Phase Transformation Study of X70 Steel by EBSD during In Situ Heating and Quenching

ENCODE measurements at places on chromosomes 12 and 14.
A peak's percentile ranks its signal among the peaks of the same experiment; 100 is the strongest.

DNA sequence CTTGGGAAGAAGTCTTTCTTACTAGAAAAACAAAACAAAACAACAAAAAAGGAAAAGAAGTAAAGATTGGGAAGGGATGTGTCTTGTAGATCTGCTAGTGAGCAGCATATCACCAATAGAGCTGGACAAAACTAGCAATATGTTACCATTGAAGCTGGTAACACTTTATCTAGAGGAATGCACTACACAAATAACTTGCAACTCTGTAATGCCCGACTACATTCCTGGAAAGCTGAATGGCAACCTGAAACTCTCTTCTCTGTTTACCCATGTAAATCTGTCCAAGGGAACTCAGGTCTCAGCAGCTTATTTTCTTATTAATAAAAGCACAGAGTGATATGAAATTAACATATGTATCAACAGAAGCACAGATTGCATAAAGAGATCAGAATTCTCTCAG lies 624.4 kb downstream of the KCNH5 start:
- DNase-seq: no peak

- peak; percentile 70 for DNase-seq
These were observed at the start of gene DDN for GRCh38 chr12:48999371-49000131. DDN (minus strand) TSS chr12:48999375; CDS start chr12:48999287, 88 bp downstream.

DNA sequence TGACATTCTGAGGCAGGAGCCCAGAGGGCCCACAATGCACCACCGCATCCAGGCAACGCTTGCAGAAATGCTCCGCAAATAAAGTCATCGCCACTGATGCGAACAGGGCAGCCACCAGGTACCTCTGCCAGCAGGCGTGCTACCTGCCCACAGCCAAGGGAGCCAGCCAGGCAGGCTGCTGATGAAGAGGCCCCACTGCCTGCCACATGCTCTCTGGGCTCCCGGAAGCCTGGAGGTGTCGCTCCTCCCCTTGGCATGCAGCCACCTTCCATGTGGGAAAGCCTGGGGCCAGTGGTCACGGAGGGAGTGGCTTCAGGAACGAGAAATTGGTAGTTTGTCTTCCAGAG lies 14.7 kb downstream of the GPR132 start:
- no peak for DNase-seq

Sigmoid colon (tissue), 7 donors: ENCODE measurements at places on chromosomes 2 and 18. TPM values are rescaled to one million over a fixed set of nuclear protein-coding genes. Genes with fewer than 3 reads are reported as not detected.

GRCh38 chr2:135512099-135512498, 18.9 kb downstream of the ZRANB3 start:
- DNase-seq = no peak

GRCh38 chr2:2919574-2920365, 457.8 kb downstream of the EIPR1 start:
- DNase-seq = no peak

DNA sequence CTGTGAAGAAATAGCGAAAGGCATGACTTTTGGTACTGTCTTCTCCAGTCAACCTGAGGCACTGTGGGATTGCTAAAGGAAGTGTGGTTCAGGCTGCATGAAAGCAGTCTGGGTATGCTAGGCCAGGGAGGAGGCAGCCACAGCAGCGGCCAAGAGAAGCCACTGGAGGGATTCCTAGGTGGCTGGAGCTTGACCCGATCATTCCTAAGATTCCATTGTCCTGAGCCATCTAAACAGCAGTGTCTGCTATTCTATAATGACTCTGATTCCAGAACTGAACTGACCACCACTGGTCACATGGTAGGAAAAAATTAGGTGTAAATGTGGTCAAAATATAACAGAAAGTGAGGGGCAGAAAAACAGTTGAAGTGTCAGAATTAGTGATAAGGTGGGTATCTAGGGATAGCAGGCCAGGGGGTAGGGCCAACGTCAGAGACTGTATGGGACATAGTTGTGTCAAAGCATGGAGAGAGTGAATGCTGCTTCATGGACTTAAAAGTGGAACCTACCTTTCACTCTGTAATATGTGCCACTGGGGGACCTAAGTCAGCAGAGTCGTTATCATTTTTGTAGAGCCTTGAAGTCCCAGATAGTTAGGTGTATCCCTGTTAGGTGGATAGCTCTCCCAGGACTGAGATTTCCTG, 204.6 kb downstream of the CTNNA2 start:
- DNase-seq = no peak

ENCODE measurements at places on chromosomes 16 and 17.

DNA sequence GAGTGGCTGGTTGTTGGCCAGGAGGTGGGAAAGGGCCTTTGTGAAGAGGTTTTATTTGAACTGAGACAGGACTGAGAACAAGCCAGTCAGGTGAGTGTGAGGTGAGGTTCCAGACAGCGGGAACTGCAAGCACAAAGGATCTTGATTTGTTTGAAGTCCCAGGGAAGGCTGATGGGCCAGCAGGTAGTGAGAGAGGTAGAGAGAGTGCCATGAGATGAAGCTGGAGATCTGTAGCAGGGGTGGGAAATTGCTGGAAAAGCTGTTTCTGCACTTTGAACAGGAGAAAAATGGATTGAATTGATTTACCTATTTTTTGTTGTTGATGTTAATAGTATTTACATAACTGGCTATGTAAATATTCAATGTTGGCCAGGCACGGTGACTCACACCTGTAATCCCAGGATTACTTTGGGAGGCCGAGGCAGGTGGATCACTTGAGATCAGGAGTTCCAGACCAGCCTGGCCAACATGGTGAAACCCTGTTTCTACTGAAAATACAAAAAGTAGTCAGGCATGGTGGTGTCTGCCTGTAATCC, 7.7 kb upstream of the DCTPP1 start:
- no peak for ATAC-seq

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Arctic steels, like the API X70 steel explored in this master thesis, are developed to withstand very low temperatures, with a ductile/brittle transition temperature below −60◦C. However, during welding, brittle phases like martensite-austenite (M-A) islands may form in the heat affected zone (HAZ). In this master thesis in situ heat treatment and quenching experiments have been combined with electron backscatter diffraction (EBSD) inside a field emission scanning electron microscope in order to simulate a second weld cycle simulation. In conjunction with this a quenching device has been designed with respect to an existing hot stage.Inside the SEM, it was found difficult to recreate the characteristic microstructure of API X70 steel from a traditional second cycle thermal weld simulation. This was probably due to the slow heating rate and the excessive high temperature holding time. The developed quenching device was based on gas quenching and produced a steel sample cooling time from 600◦C to 400◦C, ∆t6/4, of approximately 6.5 seconds in every experiment. As a result of the gas quenching substantial amounts of oxide contamination, covered the sample surface following the experiments. This contamination layer produced artifacts, such as unreasonable amounts of austenite in the EBSD phase maps.Despite the quenching, islands of austenite (FCC) observed at elevated temperatures transformed into a low strain BCC structure. Some austenite islands showed a memory- effect during phase transformation, while others adapted the orientation of the surround- ing structure. No retained austenite was observed in the API X70 steel after the in situ gas quenching, probably due to insufficient cooling rates.